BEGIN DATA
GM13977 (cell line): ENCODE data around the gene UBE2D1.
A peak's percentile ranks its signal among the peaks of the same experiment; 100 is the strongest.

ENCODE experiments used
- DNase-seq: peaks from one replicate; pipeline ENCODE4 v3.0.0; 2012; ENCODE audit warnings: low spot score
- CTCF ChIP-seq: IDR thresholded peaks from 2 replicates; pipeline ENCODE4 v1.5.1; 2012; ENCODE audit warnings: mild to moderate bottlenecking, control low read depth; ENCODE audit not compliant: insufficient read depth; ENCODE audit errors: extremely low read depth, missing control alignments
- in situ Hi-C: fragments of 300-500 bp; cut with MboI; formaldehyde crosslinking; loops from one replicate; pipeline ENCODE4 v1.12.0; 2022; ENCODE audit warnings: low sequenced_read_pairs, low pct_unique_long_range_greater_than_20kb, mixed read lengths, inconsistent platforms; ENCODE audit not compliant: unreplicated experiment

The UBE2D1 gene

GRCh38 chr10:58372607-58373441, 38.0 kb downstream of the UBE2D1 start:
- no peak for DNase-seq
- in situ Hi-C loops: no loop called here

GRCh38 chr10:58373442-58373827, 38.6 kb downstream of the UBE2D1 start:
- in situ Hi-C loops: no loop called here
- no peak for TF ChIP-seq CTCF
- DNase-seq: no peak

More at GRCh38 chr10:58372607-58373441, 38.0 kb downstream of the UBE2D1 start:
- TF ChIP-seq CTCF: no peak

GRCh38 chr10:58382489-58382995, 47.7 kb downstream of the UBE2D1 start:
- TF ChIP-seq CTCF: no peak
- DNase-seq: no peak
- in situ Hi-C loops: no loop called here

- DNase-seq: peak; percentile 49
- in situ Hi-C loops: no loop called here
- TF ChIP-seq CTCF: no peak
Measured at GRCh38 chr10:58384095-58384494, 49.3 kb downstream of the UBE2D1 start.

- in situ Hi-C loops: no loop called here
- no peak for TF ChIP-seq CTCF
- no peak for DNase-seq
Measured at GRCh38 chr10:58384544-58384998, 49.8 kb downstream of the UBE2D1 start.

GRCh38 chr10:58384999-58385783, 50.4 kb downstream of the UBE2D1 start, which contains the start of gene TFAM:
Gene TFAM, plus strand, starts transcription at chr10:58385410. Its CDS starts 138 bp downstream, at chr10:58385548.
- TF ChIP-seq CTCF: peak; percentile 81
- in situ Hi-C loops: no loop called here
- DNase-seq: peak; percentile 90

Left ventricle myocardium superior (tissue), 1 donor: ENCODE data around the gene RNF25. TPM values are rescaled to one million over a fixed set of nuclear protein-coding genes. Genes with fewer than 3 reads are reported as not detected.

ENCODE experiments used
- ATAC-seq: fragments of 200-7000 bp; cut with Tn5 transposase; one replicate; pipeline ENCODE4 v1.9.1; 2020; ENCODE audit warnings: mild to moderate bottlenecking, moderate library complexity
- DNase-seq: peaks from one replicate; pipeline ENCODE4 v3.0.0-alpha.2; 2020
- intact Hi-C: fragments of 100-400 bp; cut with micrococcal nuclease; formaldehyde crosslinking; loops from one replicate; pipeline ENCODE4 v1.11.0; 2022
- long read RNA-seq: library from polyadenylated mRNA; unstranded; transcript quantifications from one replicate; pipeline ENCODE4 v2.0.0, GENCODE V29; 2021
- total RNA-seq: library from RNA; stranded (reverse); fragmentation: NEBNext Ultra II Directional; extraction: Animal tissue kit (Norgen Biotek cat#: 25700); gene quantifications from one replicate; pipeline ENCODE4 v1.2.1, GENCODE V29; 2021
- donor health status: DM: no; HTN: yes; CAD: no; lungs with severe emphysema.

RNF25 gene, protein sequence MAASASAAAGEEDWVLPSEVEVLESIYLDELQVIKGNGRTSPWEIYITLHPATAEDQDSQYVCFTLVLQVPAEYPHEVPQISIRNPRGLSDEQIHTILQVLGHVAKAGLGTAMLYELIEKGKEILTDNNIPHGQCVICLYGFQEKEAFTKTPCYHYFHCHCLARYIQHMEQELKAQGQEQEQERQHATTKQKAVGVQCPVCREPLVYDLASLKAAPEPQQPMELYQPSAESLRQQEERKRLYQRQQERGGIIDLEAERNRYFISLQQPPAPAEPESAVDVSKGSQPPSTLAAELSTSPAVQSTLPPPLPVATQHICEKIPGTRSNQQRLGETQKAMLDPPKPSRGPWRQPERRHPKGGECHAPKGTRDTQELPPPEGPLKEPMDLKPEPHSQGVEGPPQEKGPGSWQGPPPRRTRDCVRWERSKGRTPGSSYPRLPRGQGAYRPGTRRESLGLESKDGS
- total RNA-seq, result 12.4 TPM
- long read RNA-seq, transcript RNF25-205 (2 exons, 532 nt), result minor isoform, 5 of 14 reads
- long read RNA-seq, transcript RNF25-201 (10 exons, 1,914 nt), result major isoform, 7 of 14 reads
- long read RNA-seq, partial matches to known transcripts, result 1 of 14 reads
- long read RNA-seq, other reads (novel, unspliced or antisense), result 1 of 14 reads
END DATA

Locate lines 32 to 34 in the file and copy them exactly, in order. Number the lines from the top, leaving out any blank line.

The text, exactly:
- in situ Hi-C loops: no loop called here
- DNase-seq: peak; percentile 90

Left ventricle myocardium superior (tissue), 1 donor: ENCODE data around the gene RNF25. TPM values are rescaled to one million over a fixed set of nuclear protein-coding genes. Genes with fewer than 3 reads are reported as not detected.